“The Conchetti Pueblo, just for instance, were resistant to preserving their culture on tape,” said Beverly Morris, a program director for the Institute of American Indian Arts in Santa Fe, N.M. “But with the advent of new technology and their familiarity with it, they’ve started to do that, with their own people.”
Some contemporary Indians, Ms. Morris noted, have voiced suspicion of even the most well-meaning chroniclers of their culture. “Let’s face it, there’s been a lot of resentment about past exploitation,” she said, citing not just Hollywood but also anthropologists, National Geographic-style preservationists and even the Indian photographer Edward Curtis.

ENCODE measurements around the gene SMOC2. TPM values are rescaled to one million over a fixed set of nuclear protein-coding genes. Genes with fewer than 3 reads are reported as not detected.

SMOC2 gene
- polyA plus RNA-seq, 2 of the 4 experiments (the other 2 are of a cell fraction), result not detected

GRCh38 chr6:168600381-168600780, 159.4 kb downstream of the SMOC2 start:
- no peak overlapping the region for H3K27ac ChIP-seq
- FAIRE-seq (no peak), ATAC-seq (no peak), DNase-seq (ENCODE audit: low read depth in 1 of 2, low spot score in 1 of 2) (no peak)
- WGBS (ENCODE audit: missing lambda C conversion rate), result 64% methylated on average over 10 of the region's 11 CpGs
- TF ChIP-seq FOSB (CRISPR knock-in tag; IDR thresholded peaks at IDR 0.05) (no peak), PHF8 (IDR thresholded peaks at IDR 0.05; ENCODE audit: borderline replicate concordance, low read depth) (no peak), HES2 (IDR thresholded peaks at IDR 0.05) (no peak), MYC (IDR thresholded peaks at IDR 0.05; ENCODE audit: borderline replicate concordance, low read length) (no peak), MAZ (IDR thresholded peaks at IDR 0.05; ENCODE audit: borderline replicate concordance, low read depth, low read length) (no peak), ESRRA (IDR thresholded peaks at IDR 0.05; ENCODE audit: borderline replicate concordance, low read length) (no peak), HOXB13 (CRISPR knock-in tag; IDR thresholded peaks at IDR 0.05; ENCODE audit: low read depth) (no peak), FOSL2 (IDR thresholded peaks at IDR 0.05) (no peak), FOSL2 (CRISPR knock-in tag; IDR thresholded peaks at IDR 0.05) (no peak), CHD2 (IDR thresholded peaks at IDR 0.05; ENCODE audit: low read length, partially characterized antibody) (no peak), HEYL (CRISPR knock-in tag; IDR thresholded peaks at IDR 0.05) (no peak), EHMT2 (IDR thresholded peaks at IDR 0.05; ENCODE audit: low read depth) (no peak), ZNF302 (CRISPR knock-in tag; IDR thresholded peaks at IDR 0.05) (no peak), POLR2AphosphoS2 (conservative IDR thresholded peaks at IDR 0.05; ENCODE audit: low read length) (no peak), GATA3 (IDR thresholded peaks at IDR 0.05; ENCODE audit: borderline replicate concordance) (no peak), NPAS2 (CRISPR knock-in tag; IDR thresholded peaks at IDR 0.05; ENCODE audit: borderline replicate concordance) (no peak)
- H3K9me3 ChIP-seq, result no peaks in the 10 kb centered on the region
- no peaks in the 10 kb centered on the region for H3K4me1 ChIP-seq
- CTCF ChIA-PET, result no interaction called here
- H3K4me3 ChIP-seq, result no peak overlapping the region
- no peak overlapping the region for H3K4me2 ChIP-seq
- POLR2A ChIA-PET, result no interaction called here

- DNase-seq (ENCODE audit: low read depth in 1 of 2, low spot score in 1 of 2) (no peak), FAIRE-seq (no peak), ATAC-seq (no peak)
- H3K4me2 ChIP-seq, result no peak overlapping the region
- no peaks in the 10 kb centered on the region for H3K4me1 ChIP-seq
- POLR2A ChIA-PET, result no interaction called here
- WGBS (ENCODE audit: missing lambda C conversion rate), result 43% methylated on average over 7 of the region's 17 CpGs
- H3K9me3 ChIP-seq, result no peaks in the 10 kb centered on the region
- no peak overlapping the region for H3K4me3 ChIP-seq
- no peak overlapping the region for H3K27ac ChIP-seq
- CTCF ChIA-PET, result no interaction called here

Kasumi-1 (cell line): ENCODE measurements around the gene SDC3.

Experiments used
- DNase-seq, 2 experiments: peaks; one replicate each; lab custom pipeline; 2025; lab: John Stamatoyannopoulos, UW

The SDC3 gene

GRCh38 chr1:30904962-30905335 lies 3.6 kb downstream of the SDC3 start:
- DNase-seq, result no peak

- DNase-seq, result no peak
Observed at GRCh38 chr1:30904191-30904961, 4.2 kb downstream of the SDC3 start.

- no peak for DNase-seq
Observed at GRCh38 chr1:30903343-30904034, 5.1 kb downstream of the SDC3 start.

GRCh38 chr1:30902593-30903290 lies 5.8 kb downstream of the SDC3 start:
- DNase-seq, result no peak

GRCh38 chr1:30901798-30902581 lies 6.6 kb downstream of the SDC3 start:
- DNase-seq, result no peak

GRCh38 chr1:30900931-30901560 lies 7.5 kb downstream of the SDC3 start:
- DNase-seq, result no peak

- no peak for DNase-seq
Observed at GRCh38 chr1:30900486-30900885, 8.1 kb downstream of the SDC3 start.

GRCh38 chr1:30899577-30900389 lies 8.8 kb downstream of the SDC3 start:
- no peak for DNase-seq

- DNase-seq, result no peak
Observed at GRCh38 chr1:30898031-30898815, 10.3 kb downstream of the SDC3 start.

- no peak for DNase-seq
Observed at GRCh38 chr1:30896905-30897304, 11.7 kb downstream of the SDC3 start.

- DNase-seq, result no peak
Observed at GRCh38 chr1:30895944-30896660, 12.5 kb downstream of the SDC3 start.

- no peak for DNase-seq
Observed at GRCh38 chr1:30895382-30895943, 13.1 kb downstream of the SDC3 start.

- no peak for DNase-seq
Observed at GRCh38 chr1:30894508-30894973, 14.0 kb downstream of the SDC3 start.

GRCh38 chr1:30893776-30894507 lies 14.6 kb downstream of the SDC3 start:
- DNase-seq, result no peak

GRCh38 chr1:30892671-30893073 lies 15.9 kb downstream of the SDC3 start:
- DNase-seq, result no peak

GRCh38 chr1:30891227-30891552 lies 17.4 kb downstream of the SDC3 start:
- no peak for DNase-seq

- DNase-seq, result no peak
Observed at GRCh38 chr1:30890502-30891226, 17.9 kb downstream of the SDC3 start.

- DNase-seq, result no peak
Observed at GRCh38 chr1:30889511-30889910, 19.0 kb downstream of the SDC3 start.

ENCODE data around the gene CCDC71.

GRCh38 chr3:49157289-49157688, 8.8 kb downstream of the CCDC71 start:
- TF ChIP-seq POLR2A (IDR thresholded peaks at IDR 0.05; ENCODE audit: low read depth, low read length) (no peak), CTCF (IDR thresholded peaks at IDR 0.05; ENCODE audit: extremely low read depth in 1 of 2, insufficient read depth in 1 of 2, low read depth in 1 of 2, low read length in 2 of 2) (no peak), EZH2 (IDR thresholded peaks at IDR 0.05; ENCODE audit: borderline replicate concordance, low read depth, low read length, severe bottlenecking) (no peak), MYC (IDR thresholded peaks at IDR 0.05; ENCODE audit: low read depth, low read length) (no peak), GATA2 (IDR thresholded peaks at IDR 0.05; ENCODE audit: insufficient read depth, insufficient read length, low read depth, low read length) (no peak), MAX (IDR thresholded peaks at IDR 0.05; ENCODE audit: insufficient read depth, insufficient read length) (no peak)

“I don’t want to say the visual medium is replacing the oral tradition,” said Mr. Burris, who specialized in Indian law before becoming a producer, “but I think it’s encompassing it. And I think that’s out of necessity in terms of the world we live in now. Stories can still be told and passed on and lessons be taught. But we’re such a visual society. The media are such an influence and can be such a great way of conveying a message. I think, just out of necessity, the traditional stories are going to fall into the visual medium.”